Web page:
Moldovan youth remember revolutionary Pavel Tkachenko

By Greg Butterfield, Workers World

On April 7, supporters of the communist Red Bloc gathered in Chisinau, Moldova, to pay tribute to revolutionary Pavel Tkachenko on the 115th anniversary of his birth. They laid flowers at a monument located at the site where he was murdered.

Photos: Stanislav Panfilii / Grenada.md
Born in what is now the independent republic of Transnistria, Tkachenko was a workers’ leader, communist organizer and founder of Moldova’s Komsomol (Communist Youth). At the time, the country was occupied by Romania. Tkachenko was just 25 when he was executed on September 5, 1926, by the Romanian monarchy’s secret service. He became an inspirational figure to generations of revolutionary youth in Moldova and throughout the Soviet Union.

At the memorial, remarks were read from three Red Bloc youth leaders, also members of the Petrenko Group political prisoners. They were among the seven activists arrested and jailed at a protest against Moldova’s pro-Western oligarchy on Sept. 6, 2015.

The political prisoners were recently transferred to house arrest, but they face numerous restrictions. Their trial on trumped charges of “organizing a riot” continues.

Only one of the three could attend in person – Oleg Buzni, recently released from house arrest due to severe health problems. Pavel Grigorchuk and Alexander Roshko sent statements through their attorney.

Oleg Buzni, one of the Petrenko Group political prisoners.
“Today the left and patriotic youth of Moldova look to Pavel Tkachenko and other heroes of the Bolshevik underground, who fought the Romanian occupation forces for the liberation of their native land,” Oleg Buzni said. “Today, just like 90 years ago, our country has been turned into someone else’s property for selfish gain on the backs of the Moldovan people’s labor. And it’s our task today to continue the work of Tkachenko and other Bolshevik revolutionaries for the liberation of Moldova, captured by the oligarchs.”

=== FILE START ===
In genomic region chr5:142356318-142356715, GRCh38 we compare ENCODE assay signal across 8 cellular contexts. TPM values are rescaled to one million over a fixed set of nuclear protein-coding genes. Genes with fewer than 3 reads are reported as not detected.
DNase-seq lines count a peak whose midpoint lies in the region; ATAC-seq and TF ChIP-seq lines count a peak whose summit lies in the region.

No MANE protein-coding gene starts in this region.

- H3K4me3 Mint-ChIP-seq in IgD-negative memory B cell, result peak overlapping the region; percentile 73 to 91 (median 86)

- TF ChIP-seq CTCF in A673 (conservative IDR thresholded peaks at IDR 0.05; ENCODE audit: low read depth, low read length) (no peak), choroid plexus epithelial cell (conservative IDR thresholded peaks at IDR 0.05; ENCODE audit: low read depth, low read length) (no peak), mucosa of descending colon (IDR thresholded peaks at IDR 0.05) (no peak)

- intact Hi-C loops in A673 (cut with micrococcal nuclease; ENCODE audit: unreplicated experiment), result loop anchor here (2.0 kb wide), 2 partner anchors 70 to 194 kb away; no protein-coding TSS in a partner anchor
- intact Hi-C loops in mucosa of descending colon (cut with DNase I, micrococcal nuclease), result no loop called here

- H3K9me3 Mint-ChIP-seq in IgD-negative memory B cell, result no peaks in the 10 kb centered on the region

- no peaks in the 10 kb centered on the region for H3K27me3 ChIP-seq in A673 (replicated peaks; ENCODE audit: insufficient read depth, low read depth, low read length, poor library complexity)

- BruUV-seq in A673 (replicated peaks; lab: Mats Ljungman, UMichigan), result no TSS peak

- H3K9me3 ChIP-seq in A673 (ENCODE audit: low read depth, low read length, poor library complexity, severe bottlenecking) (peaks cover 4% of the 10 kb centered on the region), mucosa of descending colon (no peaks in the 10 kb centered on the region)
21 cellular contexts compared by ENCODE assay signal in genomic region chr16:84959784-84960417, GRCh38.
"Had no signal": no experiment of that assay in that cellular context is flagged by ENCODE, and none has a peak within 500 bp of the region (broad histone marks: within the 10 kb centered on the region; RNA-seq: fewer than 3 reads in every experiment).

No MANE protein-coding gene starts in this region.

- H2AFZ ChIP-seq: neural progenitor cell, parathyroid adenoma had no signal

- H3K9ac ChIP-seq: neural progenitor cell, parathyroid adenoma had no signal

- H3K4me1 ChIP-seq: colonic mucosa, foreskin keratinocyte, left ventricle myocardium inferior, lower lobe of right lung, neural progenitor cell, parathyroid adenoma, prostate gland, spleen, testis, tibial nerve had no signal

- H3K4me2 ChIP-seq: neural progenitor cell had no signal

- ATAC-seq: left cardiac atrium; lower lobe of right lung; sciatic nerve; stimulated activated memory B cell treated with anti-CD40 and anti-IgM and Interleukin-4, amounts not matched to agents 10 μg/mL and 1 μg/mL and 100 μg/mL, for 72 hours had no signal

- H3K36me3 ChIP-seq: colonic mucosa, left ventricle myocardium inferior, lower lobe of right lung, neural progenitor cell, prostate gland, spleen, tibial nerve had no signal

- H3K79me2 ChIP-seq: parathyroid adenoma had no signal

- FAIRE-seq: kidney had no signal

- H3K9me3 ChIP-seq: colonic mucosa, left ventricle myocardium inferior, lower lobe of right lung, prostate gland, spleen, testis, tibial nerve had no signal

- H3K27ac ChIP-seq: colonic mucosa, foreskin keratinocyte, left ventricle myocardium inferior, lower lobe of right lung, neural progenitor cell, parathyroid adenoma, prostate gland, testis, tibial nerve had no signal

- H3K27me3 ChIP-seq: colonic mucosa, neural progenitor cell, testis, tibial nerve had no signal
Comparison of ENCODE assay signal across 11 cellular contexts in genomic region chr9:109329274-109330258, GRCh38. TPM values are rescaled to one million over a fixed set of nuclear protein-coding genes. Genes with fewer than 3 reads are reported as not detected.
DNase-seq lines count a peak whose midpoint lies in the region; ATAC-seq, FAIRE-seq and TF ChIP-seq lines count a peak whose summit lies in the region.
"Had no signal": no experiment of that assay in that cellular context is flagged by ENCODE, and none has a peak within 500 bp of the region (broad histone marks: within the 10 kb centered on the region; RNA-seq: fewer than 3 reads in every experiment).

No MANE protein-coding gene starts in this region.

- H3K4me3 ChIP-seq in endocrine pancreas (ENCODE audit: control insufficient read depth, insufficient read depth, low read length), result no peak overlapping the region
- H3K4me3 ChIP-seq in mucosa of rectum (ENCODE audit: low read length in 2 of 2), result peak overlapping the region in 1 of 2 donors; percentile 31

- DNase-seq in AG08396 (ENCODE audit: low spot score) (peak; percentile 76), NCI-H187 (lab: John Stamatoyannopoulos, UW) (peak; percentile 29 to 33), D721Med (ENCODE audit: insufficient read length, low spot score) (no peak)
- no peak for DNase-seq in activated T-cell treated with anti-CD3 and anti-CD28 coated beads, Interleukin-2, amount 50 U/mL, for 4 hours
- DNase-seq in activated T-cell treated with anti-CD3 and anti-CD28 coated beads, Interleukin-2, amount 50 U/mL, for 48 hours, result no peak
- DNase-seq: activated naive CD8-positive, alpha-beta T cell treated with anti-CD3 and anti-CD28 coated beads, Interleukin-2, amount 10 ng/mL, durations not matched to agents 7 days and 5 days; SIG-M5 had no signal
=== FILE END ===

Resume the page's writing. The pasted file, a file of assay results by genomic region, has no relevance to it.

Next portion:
Pavel Grigorchuk pointed out that “Like 90 years ago, it’s only possible to fight for the liberation of the country using those methods in which the ruling junta is weak. The weakness of the current government is that it is illegitimate, it is not recognized by most of society, and is hated by the majority of the people.

“Just as in Tkachenko’s time, in the context of illegality and surveillance by the Royal Secret Service, when the methods of struggle were workers’ strikes, and even insurrections in individual regions, in our time the methods of combating [oligarch Vlad] Plahotniuc are nationwide protests and massive popular disobedience of the puppet regime of the oligarchs.”

Monument to slain revolutionary Pavel Tkachenko.

Alexander Roshko said, “Over the years, our long-suffering land has undergone a lot — the Romanian occupation, the horrors of war, the coming to power of so-called ‘democracy’ after the collapse of the Soviet Union, and today’s ‘Democratic Party,’ whose regime differs little from the militarism of the Romanian monarchists.

“But in addition to oppressed and oppressors, executioners and victims, today, as then, there are those who are not willing to tolerate it, who struggle against the hated regime even at the price of their own freedom.

“On the 115th anniversary of the birth of Pavel Tkachenko, it’s safe to say that the ideas which he fought for, and which he gave his life for, are alive today, these ideas have followers today, and people are willing to fight for these ideas today. Because these ideas are immortal!” he concluded.

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